I, too, am CU Tumblr
Students at the University of Colorado are hoping to draw attention to the experiences of underrepresented students on campus through a photo campaign called "I, too, am CU."
The CU page on Tumblr piggybacks off the success of the viral "I, too, am Harvard" photo compilation, which drew international attention earlier this month.
The group of photographs, organized by an independent group of students on the Boulder campus, targets microaggressions, or small, everyday comments made to underrepresented students that subtly undermine their sense of belonging on campus, said Nurta Mohamed, who took the photos for the site.
"As a student at CU, and being an African American student, it's hard to always be standing out and people always make these small unintentional comments that they don't really know hurt students," said Mohamed, a senior who's also president of the African Students' Association.
Mohamed is writing an honors thesis about microaggressions, and said she was inspired by the success of the Harvard photo compilation.
She created a Facebook group and within 24 hours, had a group of people to photograph holding up whiteboards describing microaggressions they've experienced.
Examples shown on the site include comments such as "You speak English well for being Mexican" and "No, I will not teach you how to twerk."
The example Mohamed said she often uses when describing a microaggression is something she's heard from friends often — "Oh my gosh Nurta, you're the only black friend I have. Why can't they all be like you?"
That type of statement makes Mohamed a token, she said, and plays to the stereotype that African American's aren't approachable.
"It's one of those backhanded compliments as a woman of color to be told 'Oh why can't they all be like you,'" she said.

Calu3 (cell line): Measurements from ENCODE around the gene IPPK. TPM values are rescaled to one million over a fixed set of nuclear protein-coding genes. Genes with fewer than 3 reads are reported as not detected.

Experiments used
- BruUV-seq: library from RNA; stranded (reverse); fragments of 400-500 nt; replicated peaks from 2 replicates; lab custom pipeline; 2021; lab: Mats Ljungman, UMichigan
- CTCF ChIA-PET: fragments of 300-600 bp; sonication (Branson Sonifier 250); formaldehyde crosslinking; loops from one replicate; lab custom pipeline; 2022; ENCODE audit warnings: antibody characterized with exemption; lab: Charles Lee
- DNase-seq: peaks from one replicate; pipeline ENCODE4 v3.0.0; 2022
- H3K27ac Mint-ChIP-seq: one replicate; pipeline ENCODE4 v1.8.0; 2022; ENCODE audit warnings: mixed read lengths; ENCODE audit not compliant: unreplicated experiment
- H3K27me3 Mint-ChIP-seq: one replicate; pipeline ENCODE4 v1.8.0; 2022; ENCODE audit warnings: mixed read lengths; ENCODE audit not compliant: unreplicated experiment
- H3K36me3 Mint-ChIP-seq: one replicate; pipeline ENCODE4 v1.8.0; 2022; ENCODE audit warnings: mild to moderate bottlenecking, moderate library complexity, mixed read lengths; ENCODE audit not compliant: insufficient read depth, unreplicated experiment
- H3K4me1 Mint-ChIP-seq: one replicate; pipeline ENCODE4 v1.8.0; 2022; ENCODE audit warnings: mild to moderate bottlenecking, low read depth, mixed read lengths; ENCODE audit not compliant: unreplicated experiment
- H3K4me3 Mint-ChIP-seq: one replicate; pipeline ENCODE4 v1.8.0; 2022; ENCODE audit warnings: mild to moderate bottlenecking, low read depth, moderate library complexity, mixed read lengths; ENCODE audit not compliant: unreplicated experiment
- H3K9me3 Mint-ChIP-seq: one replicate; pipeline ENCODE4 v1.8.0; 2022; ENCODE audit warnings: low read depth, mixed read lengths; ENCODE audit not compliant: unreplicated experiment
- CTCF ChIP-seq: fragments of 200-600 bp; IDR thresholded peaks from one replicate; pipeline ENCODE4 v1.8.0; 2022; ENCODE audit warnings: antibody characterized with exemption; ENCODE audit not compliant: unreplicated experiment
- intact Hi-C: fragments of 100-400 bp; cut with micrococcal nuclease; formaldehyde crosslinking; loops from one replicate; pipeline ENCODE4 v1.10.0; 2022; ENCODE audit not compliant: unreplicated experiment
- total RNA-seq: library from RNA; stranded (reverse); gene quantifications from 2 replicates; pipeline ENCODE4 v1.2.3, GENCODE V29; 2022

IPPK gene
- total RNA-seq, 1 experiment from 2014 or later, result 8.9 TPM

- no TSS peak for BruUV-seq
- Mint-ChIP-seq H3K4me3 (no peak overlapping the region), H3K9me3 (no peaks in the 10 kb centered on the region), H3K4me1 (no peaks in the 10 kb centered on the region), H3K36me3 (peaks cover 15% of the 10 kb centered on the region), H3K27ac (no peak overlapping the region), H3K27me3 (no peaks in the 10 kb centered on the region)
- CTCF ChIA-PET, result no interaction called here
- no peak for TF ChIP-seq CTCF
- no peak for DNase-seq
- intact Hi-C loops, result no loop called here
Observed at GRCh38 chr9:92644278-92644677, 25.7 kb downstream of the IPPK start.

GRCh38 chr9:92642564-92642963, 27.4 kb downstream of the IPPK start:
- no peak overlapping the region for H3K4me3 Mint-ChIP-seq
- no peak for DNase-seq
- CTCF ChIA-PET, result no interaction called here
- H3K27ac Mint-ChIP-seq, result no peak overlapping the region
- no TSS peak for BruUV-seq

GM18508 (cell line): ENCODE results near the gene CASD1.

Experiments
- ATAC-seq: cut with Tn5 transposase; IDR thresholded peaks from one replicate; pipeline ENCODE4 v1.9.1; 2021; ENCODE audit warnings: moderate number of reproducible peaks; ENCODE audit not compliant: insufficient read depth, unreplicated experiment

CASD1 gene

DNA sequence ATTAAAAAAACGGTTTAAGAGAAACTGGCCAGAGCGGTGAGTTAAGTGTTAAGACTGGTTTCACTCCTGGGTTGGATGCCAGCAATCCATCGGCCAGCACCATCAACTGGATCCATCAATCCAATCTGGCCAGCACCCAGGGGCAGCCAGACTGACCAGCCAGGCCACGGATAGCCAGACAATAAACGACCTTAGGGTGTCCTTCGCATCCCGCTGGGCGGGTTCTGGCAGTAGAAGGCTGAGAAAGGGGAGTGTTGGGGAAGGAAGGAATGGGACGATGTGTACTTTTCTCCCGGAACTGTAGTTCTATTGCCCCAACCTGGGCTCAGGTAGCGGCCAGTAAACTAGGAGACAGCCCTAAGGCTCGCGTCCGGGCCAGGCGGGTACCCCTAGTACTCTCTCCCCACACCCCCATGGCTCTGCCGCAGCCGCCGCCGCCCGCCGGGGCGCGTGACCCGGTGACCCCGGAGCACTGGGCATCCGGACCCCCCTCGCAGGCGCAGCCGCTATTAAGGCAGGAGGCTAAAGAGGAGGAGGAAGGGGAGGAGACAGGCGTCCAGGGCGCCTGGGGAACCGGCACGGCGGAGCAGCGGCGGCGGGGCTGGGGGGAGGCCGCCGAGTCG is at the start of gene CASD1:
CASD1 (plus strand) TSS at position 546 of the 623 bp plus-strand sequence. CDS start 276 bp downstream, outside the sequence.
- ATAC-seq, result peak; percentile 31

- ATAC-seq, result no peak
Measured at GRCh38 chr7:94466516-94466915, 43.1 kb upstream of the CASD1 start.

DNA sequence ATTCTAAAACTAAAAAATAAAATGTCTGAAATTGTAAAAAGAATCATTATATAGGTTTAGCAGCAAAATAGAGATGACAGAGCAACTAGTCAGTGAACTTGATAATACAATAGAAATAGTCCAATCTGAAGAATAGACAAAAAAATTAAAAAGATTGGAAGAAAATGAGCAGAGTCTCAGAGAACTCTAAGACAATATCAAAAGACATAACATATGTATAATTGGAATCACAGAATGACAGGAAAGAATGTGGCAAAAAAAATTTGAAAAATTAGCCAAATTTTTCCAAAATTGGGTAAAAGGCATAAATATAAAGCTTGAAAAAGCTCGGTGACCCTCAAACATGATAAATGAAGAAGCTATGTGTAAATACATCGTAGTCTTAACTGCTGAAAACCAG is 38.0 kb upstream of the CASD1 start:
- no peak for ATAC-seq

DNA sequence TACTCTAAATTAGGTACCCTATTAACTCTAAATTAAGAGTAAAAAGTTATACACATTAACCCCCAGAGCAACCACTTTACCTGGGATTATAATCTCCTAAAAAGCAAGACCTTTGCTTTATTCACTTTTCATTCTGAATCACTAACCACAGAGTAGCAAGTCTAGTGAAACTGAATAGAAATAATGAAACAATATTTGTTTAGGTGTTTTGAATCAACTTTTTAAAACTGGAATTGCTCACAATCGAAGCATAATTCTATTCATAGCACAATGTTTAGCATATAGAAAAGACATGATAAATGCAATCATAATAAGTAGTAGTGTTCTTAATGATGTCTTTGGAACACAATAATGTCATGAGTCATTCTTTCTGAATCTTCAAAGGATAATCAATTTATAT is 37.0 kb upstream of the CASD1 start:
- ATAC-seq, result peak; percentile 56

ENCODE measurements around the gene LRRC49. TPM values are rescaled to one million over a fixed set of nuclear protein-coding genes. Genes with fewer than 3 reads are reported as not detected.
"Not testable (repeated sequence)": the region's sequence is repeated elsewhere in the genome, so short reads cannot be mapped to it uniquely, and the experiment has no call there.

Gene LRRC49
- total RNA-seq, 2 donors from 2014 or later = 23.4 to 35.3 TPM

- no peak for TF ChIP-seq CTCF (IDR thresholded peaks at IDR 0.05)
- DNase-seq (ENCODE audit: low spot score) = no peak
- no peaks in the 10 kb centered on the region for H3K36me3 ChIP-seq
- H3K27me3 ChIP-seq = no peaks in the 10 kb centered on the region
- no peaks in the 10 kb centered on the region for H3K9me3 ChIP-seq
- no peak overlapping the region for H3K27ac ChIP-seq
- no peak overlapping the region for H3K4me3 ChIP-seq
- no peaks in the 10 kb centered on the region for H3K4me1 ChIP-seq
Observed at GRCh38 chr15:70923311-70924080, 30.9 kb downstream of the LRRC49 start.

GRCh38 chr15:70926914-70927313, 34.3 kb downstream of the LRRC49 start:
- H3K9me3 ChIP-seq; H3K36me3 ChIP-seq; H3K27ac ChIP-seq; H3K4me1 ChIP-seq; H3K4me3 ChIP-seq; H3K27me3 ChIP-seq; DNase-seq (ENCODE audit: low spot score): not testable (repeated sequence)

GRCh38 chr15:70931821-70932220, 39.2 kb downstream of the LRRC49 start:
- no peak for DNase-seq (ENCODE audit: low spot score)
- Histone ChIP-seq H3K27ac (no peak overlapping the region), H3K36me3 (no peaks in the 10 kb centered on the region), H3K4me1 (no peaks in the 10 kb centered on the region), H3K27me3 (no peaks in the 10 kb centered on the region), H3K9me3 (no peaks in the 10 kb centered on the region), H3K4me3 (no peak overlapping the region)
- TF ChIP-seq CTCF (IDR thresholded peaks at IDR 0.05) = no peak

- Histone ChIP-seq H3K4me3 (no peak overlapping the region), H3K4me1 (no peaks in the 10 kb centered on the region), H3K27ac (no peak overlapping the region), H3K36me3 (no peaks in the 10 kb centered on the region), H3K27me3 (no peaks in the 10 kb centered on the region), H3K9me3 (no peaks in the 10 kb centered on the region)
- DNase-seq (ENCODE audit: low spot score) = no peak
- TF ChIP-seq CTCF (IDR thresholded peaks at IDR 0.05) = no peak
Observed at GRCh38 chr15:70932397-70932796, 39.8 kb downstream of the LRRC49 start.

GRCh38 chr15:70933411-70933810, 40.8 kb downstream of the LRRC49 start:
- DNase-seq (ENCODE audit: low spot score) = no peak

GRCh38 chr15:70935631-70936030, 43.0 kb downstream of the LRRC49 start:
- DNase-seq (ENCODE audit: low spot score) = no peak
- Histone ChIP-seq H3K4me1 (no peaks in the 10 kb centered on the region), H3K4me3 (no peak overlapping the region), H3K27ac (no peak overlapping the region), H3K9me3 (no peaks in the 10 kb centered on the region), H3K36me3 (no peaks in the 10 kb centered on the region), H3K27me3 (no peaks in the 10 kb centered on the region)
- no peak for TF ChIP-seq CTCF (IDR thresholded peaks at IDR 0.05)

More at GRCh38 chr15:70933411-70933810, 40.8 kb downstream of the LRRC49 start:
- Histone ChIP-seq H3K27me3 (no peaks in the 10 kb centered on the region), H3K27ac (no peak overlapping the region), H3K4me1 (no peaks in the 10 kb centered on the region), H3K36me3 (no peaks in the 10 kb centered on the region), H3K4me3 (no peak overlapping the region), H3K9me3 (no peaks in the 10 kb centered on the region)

These types of statements aren't usually deliberate, said sociology graduate student Tamara Williams Van Horn, who's studying race, gender and sexuality.
"It doesn't have to be intentional or deliberate or even hateful, but it leaves the other person feeling diminished and not with the same status," Van Horn said. "They can be very innocent or accidental."
Microaggressions often go beyond race to affect gender, class, sexual orientation and other groups of marginalized students, said Franky Navarrette, one of the co-organizers of the project.
While campaigns at other schools have focused mostly on race, Navarrette said it was important to create a space for all marginalized groups to come together on the CU Tumblr.
"The reality is that the oppression these groups face is interconnected and stems from the same place," Navarrette said. "No one struggle is more important than the other, all are equally important. Our collective liberation is the goal. Each one of us has to recognize our privileges and see where we can be allies to each other, and stand in solidarity."
Navarrette said the Tumblr is also statement about "honest representation" of minority and marginalized students on campus. Many students feel that the university has "tokenized" underrepresented students by using them in pamphlets and other university materials to reflect the campus's diversity, Navarrette said.
Navarrette said the campaign is a starting point for actions that make everyone feel safe and included on the Boulder campus.
"We need action and we need it now," Navarrette said. "If students do not feel safe and included, then there is a barrier to learning and if there is a barrier to learning then the university is not doing its job right."
Contact Camera Staff Writer Sarah Kuta at 303-473-1106 or firstname.lastname@example.org